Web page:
Thursday, 26 October 2017

Louis Armstrong - St. Louis Blues

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  • Published on Tuesday, 26 November 2013 15:21
  • Written by Super User
  • Hits: 750

Black And Blue - 4.02
I'm Confessin That I Love You - 4.12
Struttin With Some Barbeque - 1.46
Up A Lazy River - 3.25
Save It Pretty Mama - 2.56
Ain't Misbehavin - 2.55
St. Louis Blues - 3.11
Rockin Chair - 4.39
Tiger Rag - 4.39
Dippermouth Blues - 4.29
Mahogany Hall Stomp - 2.50
Muskrat Ramble - 2.22

Louis Armstrong emerged from an impoverished background to become one of the most acclaimed worldwide entertainers of his day, in addition to being one of the first major jazz soloists. Born in New Orleans in 1901, Armstrong’s first music lessons came after he was sent to the Colored Waifs Home for discharging a gun. Exposure to local jazzmen like King Oliver, Kid Ory, Sidney Bechet and others drew him into playing jazz for a living, though he would come to eclipse all of his early influences. Leaving his hometown to work with Oliver in Chicago, Armstrong would become a leader himself within a few short years and grew into a beloved performer whose music transcended stylistic boundaries. He toured and recorded often, especially as an Ambassador representing the U.S. State Department as he played around the world. Though plagued with various ailments during the last decade of his life, Armstrong continued to play concerts and record until his death from a heart attack on July 6, 1971.

Armstrong is heard with Edmond Hall’s sextet from a 1947 Carnegie Hall concert that featured the trumpeter with the clarinetist’s group and later with his own orchestra. Most of the songs had become a part of Armstrong’s concert repertoire and he would play they countless times for the remainder of his life.

Armstrong shines on trumpet and adds an engaging vocal in Fats Waller’s “Black and Blue,” with a brief solo by Hall as well. “I’m Confessin’” is all Armstrong, with the leader offering a heartfelt vocal and inspired trumpet solo. The lively interplay within “Struttin’ With Some BarbeLouis Armstrong emerged from an impoverished background to become one of the most acclaimed worldwide entertainers of his day, in addition to being one of the first major jazz soloists. Born in New Orleans in 1901, Armstrong’s first music lessons came after he was sent to the Colored Waifs Home for discharging a gun. Exposure to local jazzmen like King Oliver, Kid Ory, Sidney Bechet and others drew him into playing jazz for a living, though he would come to eclipse all of his early influences. Leaving his hometown to work with Oliver in Chicago, Armstrong would become a leader himself within a few short years and grew into a beloved performer whose music transcended stylistic boundaries. He toured and recorded often, especially as an Ambassador representing the U.S. State Department as he played around the world. Though plagued with various ailments during the last decade of his life, Armstrong continued to play concerts and record until his death from a heart attack on July 6, 1971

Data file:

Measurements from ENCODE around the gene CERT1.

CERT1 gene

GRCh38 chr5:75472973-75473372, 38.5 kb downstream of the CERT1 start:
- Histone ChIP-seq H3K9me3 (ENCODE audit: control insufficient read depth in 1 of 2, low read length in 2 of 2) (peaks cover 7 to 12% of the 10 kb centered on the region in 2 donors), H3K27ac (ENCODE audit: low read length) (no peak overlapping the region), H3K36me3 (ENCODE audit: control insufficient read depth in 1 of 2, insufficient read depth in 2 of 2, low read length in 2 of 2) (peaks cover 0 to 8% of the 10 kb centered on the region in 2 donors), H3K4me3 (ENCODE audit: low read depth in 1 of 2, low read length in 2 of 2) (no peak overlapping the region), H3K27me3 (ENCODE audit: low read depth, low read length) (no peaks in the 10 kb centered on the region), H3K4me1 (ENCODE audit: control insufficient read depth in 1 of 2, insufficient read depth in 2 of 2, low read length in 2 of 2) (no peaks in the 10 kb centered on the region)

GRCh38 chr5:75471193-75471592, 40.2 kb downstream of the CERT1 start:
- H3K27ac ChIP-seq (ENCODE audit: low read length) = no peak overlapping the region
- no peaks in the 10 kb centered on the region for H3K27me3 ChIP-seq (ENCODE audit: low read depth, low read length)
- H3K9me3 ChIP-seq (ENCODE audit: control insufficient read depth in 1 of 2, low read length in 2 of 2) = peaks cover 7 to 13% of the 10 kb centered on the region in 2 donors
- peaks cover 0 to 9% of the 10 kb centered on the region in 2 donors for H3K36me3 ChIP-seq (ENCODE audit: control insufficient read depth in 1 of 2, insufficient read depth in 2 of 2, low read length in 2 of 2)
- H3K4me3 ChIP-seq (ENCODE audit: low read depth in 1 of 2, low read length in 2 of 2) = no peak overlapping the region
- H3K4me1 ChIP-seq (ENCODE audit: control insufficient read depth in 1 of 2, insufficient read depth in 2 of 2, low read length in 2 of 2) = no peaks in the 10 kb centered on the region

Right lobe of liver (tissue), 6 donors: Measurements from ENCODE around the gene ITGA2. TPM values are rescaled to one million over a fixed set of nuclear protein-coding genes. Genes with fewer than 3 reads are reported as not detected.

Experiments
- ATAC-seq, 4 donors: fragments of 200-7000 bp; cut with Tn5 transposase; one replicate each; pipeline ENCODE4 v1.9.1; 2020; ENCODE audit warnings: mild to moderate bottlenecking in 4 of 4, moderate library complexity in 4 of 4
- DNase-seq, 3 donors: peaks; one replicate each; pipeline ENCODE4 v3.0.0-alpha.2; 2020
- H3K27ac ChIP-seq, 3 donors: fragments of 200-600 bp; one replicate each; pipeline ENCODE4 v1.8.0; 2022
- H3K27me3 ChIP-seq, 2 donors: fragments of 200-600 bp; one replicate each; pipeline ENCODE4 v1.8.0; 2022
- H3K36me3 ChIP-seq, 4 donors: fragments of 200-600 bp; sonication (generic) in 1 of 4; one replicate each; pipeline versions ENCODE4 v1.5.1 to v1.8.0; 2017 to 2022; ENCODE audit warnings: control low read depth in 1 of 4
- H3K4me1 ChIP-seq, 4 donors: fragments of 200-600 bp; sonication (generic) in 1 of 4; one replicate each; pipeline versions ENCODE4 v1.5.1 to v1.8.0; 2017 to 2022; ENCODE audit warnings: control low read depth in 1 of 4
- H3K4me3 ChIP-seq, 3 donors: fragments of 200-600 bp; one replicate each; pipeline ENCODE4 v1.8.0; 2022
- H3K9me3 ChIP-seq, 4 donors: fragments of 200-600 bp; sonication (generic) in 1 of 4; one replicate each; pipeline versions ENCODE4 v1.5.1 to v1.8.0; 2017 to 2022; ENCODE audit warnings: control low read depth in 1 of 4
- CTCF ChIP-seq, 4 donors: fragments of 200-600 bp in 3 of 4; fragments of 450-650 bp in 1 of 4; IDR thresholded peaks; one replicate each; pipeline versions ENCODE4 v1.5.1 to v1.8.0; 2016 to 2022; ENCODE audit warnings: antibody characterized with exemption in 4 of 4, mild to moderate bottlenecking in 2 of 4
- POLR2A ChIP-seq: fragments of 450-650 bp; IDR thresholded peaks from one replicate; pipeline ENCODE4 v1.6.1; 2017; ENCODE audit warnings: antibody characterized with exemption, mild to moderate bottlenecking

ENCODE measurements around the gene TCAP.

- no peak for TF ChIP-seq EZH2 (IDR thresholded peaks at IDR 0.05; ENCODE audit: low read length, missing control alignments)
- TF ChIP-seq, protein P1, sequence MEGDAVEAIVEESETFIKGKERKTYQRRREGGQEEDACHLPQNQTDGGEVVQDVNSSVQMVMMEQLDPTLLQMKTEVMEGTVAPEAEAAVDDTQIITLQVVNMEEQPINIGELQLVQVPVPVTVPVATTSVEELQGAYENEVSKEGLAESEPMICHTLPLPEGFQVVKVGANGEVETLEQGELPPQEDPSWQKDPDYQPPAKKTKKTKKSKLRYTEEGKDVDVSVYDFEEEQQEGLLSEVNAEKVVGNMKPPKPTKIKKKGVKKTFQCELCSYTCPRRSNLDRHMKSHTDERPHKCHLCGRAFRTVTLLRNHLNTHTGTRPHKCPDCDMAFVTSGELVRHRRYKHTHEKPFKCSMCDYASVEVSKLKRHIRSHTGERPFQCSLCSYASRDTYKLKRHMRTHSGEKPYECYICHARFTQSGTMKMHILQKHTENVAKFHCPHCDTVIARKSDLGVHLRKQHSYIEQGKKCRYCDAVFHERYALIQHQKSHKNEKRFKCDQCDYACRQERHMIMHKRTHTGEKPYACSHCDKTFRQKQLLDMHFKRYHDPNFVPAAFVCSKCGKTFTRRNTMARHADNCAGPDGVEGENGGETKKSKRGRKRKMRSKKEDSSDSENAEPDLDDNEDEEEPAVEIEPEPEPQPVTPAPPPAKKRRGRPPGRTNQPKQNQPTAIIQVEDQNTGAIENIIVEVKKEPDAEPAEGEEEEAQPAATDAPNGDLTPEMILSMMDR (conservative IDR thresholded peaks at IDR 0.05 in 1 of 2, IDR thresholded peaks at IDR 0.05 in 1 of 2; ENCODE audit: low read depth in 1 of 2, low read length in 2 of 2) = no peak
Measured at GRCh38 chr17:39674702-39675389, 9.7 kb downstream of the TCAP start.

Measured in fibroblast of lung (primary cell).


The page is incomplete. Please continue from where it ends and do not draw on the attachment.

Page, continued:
Armstrong is heard with Edmond Hall’s sextet from a 1947 Carnegie Hall concert that featured the trumpeter with the clarinetist’s group and later with his own orchestra. Most of the songs had become a part of Armstrong’s concert repertoire and he would play they countless times for the remainder of his life.

Armstrong shines on trumpet and adds an engaging vocal in Fats Waller’s “Black and Blue,” with a brief solo by Hall as well. “I’m Confessin’” is all Armstrong, with the leader offering a heartfelt vocal and inspired trumpet solo. The lively interplay within “Struttin’ With Some Barbecue” (credited to his ex-wife Lil but often attributed to Louis) recalls the leader’s New Orleans roots. While Armstrong’s playful scatting is the centerpiece of Hoagy Carmichael’s “Up a Lazy River,” the raucous interpretation of Fats Waller’s “Ain’t Misbehavin’” is the best showcase for the band, with Armstrong featuring Hall and trombonist Henderson Chambers as well. W. C. Handy’s timeless “St. Louis Blues” is an equally spirited performance, blending elements of New Orleans Jazz and swing with a tinge of Latin. The trumpeter pays homage to his former boss King Oliver with “Dippermouth Blues,” sharing the spotlight with Hall. Bassist Johnny Williams’ vocal backing in “Rockin’ Chair” is fairly subdued compared to the way Armstrong interacted with Jack Teagarden, providing a softly spoken refrain to the trumpeter’s lead vocal. All in all, this septet foreshadows the creation of Louis Armstrong’s All-Stars a few years later.cue” (credited to his ex-wife Lil but often attributed to Louis) recalls the leader’s New Orleans roots. While Armstrong’s playful scatting is the centerpiece of Hoagy Carmichael’s “Up a Lazy River,” the raucous interpretation of Fats Waller’s “Ain’t Misbehavin’” is the best showcase for the band, with Armstrong featuring Hall and trombonist Henderson Chambers as well. W. C. Handy’s timeless “St. Louis Blues” is an equally spirited performance, blending elements of New Orleans Jazz and swing with a tinge of Latin. The trumpeter pays homage to his former boss King Oliver with “Dippermouth Blues,” sharing the spotlight with Hall. Bassist Johnny Williams’ vocal backing in “Rockin’ Chair” is fairly subdued compared to the way Armstrong interacted with Jack Teagarden, providing a softly spoken refrain to the trumpeter’s lead vocal. All in all, this septet foreshadows the creation of Louis Armstrong’s All-Stars a few years later.

 

 
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